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What is a valid reason for using the 'ADO.NET EntityObject Generator' with EF? In case you don't know, it generates a T4 file that does the building of the entities from the edmx. You can then change the T4 file to change how the entities are generated.

My question is: other than changing the base class in which entities are derived (also implementing interfaces) and changing the accessibility of entities and/or the context objects and naming conventions, what use does this have? Considering the existing features of EF and partial classes.

I've come up with 2

  1. Grab the table/column descriptions from the database and populate the summary on the entities and properties
  2. Generate light wieght DTO's and do auto mapping.

1 seems like too much work considering it only updates the comments on the models, not the edmx itself (although it could do so)

2 Is this even useful?

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4 Answers 4

up vote 3 down vote accepted

We have done a few things with the T4 templates. The first one is to split out the generated code into one class per file, instead of one massive file. This just makes it easier to navigate and browse through the entities.

The second, and more important one, is to automatically generate data annotation validation attributes such as StringLength and Required. This lets us validate our entities with a single function call, and it makes sure that their validation attributes are always in sync with the database (since if we change a column length in the DB, for example, the generated StringLength() attribute is then updated when we do 'Update model from database').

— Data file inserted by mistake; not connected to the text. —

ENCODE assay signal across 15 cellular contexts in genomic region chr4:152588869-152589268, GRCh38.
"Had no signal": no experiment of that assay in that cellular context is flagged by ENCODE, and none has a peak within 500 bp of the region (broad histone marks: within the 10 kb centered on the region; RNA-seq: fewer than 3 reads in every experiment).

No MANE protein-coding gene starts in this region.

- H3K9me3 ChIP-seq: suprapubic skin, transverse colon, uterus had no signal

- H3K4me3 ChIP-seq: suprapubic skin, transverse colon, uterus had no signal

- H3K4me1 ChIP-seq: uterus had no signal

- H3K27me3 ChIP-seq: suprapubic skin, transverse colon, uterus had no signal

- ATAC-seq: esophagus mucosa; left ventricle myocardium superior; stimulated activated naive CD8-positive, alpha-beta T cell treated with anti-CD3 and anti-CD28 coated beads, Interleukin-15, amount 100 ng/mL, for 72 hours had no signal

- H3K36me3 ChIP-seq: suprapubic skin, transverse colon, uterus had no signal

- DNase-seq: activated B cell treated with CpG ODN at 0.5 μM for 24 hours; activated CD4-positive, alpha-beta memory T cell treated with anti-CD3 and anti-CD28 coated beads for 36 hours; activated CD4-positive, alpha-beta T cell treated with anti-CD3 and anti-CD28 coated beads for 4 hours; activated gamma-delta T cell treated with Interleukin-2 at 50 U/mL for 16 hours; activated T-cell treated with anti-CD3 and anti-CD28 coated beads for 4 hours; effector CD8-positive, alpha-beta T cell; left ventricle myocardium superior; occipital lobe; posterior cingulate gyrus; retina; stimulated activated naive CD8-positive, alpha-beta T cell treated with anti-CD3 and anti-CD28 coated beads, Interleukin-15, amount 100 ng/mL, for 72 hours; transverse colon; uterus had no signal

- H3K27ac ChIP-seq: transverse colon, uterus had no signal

At a previous job, we also added base classes and interfaces to the entities, as you mentioned in your question.


Here's a snippet from our T4 template that checks for required columns and string lengths and adds the necessary validation attributes:

    ''' <summary>
    ''' <#=SummaryComment(primitiveProperty)#>
    ''' </summary><#=LongDescriptionCommentElement(primitiveProperty, 1)#>
    <EdmScalarPropertyAttribute(EntityKeyProperty:=<#=code.CreateLiteral(ef.IsKey(primitiveProperty))#>, IsNullable:=<#=code.CreateLiteral(ef.IsNullable(primitiveProperty))#>)>
    <DataMemberAttribute()>
<#+
  ' begin required attribute
  If Not ef.IsNullable(primitiveProperty) and not ef.IsKey(primitiveProperty) then
#>
<#+
    If ef.ClrType(primitiveProperty.TypeUsage) = GetType(Guid) Then
#>
    <GuidRequiredAttribute(ErrorMessage:="<#=FixName(code.Escape(primitiveProperty))#> is required")>
<#+
    Else
#>
    <RequiredAttribute(ErrorMessage:="<#=FixName(code.Escape(primitiveProperty))#> is required")>
<#+
    End If
#>
<#+
  End If
    If HasMaxLength(primitiveProperty.TypeUsage) then
    Dim d = MaxLength(primitiveProperty.TypeUsage)
#>
    <StringLengthAttribute(<#=d#>, ErrorMessage:="<#=FixName(code.Escape(primitiveProperty))#> cannot be longer than <#=d#> characters")>
<#+
    End If
#>
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How do you determine if it's "required" or what the max string length allowed is? From the EntityType? –  ILovePaperTowels Dec 20 '11 at 23:35
    
See my edit for some sample code. We read the IsNullable it from the EdmProperty object in the WritePrimitiveTypeProperty method. We also haev a few extra helper methods for determining if a string field has a max length (HasMaxLength and MaxLength in the code above). –  Marty Dill Dec 20 '11 at 23:42